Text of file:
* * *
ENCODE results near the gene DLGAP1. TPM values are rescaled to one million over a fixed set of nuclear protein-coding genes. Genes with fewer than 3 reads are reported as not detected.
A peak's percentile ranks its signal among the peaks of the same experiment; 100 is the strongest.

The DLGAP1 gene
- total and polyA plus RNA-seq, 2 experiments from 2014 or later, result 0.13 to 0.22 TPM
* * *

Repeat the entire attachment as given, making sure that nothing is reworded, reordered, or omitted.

ENCODE results near the gene DLGAP1. TPM values are rescaled to one million over a fixed set of nuclear protein-coding genes. Genes with fewer than 3 reads are reported as not detected.
A peak's percentile ranks its signal among the peaks of the same experiment; 100 is the strongest.

The DLGAP1 gene
- total and polyA plus RNA-seq, 2 experiments from 2014 or later, result 0.13 to 0.22 TPM